FIGS. 3-9 illustrate how the system described above could be applied in one exemplary implementation in one specific type of business. In this specific implementation, the system described above is applied in the context of an aerospace support business which provides support and maintenance services for aircraft. In this example, the aerospace support business provides support and maintenance services for aircraft. The aerospace support business generates hundreds of nonconformance documents, or “problem reports,” every day for various aircraft maintenance and support programs. It should be appreciated that the appended claims should not be construed as being limited by this embodiment in any way; rather the exemplary implementation is provided only as one example of how aspects of the invention could be applied to a specific scenario in a specific business environment. Thus, although this following description applies the invention to capturing problem documentation on aircraft, it should be appreciated that the present invention could easily be adapted to other data capture scenarios, such as, real estate appraisals, banking applications, e-commerce ordering, personal preference profiles, purchase orders, litigation documents, part lists, police reports, inventory recording, doctor's notes from patient visits, audits and other applications where a structured data capture capability would be useful. This is only a partial list and many other applications of this technology are possible.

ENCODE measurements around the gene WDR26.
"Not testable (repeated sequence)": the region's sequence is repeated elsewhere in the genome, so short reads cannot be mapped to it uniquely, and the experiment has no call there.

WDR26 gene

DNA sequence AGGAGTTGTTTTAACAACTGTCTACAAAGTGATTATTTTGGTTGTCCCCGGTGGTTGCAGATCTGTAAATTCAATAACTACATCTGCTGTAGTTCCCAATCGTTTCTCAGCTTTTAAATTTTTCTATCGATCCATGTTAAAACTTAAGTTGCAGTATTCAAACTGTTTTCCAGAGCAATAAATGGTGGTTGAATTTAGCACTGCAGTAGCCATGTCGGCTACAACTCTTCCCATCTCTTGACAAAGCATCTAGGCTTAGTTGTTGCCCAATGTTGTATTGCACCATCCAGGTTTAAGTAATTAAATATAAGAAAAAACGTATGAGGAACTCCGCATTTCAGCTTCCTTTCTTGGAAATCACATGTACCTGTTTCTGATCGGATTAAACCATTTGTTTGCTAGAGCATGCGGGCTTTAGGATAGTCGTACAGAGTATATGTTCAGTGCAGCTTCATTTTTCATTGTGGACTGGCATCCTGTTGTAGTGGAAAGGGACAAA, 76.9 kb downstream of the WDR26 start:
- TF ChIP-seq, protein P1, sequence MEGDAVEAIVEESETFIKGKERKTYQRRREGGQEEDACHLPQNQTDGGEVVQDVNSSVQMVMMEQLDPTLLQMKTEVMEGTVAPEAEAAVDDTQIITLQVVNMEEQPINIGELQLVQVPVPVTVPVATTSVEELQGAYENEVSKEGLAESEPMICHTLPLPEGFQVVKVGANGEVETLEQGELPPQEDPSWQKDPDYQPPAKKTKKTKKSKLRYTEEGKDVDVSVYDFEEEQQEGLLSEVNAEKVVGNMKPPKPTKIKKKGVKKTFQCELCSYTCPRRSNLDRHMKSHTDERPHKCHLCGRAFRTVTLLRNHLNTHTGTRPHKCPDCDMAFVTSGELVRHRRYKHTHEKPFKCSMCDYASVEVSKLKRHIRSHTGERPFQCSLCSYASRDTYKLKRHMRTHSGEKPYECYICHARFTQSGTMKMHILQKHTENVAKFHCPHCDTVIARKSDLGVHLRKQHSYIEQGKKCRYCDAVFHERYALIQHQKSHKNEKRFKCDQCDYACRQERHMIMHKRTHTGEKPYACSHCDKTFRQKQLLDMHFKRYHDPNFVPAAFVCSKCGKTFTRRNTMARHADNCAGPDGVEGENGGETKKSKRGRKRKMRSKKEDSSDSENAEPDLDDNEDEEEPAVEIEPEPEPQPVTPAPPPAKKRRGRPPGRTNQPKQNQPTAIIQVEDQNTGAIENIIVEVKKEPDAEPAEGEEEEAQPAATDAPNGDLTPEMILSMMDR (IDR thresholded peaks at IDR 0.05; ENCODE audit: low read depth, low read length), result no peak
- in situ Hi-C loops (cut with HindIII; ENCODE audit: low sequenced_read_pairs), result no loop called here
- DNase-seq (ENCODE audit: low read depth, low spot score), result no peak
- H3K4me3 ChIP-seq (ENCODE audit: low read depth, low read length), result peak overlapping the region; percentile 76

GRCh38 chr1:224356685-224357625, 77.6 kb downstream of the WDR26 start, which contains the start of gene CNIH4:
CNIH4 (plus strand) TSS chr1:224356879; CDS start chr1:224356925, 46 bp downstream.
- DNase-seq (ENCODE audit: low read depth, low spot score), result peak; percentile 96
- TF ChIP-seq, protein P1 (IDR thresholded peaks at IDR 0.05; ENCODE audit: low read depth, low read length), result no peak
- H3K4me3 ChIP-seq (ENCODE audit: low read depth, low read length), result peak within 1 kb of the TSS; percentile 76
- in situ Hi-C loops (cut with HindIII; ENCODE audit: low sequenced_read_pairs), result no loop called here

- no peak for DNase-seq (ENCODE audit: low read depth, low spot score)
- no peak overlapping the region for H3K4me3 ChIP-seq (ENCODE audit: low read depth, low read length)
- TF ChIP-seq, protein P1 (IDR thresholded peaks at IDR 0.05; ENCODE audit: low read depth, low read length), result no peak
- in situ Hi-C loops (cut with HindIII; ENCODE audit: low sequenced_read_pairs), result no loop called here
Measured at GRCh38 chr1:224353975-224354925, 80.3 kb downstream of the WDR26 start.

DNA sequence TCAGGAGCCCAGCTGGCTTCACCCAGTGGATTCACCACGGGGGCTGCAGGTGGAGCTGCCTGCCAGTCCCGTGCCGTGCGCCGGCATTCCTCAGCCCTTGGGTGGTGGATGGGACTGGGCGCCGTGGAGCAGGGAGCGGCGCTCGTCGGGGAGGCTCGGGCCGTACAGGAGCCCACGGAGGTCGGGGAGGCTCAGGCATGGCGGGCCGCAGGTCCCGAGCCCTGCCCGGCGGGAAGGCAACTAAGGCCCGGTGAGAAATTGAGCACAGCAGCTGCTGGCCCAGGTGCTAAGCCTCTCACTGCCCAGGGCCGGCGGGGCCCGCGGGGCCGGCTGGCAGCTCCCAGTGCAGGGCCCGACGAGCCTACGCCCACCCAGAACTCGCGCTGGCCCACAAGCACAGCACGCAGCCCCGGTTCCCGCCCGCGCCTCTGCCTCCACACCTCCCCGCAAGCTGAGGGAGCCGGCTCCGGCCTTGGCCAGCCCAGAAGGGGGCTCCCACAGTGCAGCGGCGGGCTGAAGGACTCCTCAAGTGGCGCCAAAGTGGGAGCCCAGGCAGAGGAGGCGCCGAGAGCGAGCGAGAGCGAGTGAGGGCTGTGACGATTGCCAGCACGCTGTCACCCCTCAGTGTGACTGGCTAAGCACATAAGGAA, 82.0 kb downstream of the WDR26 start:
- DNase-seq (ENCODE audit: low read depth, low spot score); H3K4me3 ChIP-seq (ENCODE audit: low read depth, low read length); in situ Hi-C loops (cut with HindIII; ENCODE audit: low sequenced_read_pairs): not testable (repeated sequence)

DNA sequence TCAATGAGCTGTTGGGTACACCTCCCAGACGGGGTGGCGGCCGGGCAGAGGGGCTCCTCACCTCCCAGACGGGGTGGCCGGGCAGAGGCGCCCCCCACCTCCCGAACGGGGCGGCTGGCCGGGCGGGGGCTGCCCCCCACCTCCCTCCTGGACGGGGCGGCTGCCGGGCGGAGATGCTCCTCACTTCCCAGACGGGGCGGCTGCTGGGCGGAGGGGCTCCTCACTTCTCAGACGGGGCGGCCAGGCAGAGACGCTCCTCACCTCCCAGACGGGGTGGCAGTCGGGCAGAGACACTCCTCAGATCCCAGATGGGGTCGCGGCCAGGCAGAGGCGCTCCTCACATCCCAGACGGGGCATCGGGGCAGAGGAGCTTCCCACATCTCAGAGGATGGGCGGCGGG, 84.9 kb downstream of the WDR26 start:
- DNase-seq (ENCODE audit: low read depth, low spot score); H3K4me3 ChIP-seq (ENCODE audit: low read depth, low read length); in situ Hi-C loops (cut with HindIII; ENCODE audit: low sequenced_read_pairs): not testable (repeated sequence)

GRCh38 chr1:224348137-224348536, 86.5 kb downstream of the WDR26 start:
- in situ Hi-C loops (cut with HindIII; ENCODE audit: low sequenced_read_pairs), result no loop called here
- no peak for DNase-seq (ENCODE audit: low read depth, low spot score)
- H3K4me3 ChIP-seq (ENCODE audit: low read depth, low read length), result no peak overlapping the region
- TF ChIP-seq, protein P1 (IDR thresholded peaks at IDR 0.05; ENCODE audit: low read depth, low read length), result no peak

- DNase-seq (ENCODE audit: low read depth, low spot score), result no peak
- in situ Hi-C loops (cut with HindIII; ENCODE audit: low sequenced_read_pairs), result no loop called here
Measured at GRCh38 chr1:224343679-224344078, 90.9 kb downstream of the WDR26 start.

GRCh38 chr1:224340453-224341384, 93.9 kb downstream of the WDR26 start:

Conventionally, mechanics and inspectors identifying problems or “nonconformances” would document them by providing a free-form textual description. For example, a mechanic might identify a “defect code” (which is different among the various aircraft programs) and then write out a textual description of the problem. There are several problems with this approach. 100761 For example, this approach tends to be extremely inconsistent since the same person may write up the same problem differently every time, and different people will almost certainly write up the same problem differently. For example, the actual description of the problem is written differently depending on the individual writing the description or even the day of the week (same person will document the same problem differently).